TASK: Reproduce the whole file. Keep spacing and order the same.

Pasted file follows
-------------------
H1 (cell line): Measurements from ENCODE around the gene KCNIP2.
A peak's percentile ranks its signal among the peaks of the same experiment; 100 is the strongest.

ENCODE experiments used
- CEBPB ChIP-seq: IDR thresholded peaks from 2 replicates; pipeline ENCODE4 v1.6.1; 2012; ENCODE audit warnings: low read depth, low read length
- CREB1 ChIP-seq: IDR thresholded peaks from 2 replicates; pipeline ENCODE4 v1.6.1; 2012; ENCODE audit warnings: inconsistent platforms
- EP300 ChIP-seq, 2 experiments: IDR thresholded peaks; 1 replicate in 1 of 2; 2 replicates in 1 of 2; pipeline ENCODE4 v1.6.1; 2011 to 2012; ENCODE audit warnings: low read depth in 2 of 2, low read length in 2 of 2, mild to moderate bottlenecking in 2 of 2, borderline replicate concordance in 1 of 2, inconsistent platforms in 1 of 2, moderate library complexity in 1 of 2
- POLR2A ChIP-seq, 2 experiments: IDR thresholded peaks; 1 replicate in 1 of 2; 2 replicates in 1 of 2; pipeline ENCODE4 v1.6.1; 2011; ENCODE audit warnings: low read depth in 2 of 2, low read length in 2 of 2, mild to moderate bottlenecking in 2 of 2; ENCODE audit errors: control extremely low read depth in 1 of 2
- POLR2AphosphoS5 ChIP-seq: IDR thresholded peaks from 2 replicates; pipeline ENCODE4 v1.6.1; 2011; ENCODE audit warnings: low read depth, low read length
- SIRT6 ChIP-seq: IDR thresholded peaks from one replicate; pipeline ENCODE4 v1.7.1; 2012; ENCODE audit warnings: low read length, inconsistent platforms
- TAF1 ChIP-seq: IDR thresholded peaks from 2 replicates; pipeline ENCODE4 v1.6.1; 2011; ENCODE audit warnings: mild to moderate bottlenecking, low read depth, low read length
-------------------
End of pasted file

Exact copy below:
H1 (cell line): Measurements from ENCODE around the gene KCNIP2.
A peak's percentile ranks its signal among the peaks of the same experiment; 100 is the strongest.

ENCODE experiments used
- CEBPB ChIP-seq: IDR thresholded peaks from 2 replicates; pipeline ENCODE4 v1.6.1; 2012; ENCODE audit warnings: low read depth, low read length
- CREB1 ChIP-seq: IDR thresholded peaks from 2 replicates; pipeline ENCODE4 v1.6.1; 2012; ENCODE audit warnings: inconsistent platforms
- EP300 ChIP-seq, 2 experiments: IDR thresholded peaks; 1 replicate in 1 of 2; 2 replicates in 1 of 2; pipeline ENCODE4 v1.6.1; 2011 to 2012; ENCODE audit warnings: low read depth in 2 of 2, low read length in 2 of 2, mild to moderate bottlenecking in 2 of 2, borderline replicate concordance in 1 of 2, inconsistent platforms in 1 of 2, moderate library complexity in 1 of 2
- POLR2A ChIP-seq, 2 experiments: IDR thresholded peaks; 1 replicate in 1 of 2; 2 replicates in 1 of 2; pipeline ENCODE4 v1.6.1; 2011; ENCODE audit warnings: low read depth in 2 of 2, low read length in 2 of 2, mild to moderate bottlenecking in 2 of 2; ENCODE audit errors: control extremely low read depth in 1 of 2
- POLR2AphosphoS5 ChIP-seq: IDR thresholded peaks from 2 replicates; pipeline ENCODE4 v1.6.1; 2011; ENCODE audit warnings: low read depth, low read length
- SIRT6 ChIP-seq: IDR thresholded peaks from one replicate; pipeline ENCODE4 v1.7.1; 2012; ENCODE audit warnings: low read length, inconsistent platforms
- TAF1 ChIP-seq: IDR thresholded peaks from 2 replicates; pipeline ENCODE4 v1.6.1; 2011; ENCODE audit warnings: mild to moderate bottlenecking, low read depth, low read length